On April 3, 2020, Governor Andrew Cuomo signed into law a statewide sick leave requirement, mandating that employers provide sick leave to all employees (“NYS Sick Leave Law”). The NYS Sick Leave Law took effect on September 30, 2020. See our previous Client Alert.
On October 21, 2020, the New York State Department of Labor (“DOL”) issued guidance on implementing the new law, through answers to common FAQs, including the following.
All private sector workers in the state are covered by the NYS Sick Leave Law, regardless of industry, occupation, part-time status, overtime exempt status, seasonal status, or immigration status.
The law requires employers with five (5) or more employees to provide their employees with paid sick leave, depending on the size of the employer. Businesses with fewer than 5 employees and a net income of $1 million or less must provide unpaid sick leave to employees.
|Number of Employees||Sick Leave Requirements|
|0 – 4||If net income is $1 million or less in the previous tax year, the employer must provide up to 40 hours of unpaid sick leave per calendar year.|
|0 – 4||If net income is more than $1 million in the previous tax year, the employer must provide up to 40 hours of paid sick leave per calendar year|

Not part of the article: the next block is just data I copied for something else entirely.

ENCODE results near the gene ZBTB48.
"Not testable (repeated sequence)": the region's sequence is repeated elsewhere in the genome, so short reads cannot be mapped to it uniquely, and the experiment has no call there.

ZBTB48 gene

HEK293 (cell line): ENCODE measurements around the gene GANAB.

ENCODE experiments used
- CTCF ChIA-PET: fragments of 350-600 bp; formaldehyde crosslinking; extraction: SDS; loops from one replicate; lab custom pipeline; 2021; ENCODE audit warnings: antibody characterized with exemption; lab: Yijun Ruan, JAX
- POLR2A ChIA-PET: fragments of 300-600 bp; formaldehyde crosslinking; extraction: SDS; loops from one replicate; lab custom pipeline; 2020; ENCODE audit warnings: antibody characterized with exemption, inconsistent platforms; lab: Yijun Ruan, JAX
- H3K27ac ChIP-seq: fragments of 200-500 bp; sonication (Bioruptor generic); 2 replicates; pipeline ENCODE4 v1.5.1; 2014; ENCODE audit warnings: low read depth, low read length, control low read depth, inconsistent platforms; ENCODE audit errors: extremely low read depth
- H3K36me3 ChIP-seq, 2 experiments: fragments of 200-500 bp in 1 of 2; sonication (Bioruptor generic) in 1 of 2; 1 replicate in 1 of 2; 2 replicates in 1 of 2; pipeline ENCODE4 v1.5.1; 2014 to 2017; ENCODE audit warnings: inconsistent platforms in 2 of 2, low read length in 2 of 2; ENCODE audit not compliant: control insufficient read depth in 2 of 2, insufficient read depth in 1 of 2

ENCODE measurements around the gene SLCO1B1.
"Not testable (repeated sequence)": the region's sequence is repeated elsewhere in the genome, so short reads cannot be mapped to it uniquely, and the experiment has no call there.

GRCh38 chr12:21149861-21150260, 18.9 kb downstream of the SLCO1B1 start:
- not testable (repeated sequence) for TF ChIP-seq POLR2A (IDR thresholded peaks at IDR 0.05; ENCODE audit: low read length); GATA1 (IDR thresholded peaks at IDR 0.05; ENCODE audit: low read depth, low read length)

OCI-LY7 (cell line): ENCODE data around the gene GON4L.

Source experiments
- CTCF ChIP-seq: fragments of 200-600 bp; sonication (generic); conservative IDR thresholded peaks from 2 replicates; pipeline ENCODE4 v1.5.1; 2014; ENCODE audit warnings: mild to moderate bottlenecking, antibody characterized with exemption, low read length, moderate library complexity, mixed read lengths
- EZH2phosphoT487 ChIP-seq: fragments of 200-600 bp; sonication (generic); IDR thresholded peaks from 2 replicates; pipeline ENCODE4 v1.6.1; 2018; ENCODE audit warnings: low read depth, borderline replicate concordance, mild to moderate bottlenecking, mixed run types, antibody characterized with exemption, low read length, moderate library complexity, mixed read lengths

|5 – 99||Up to 40 hours of paid sick leave per calendar year.|
|100 +||Up to 56 hours of paid sick leave per calendar year.|
In addition, the DOL clarified the following:
- Nonprofit employers. Nonprofit employers are not exempt and must comply with the law.
- Joint Employers. The term “employer” includes any person, corporation, limited liability company, or association employing any individual in any occupation, industry, trade, business or service. If a business is jointly owned by two individuals, and the business fails to provide sick leave as required under the law, both owners would be jointly and severally responsible.
- Mergers. If a company changes ownership or merges with another entity, the obligation to provide sick leave by either of both companies depends on the status of the workers as employees of the companies.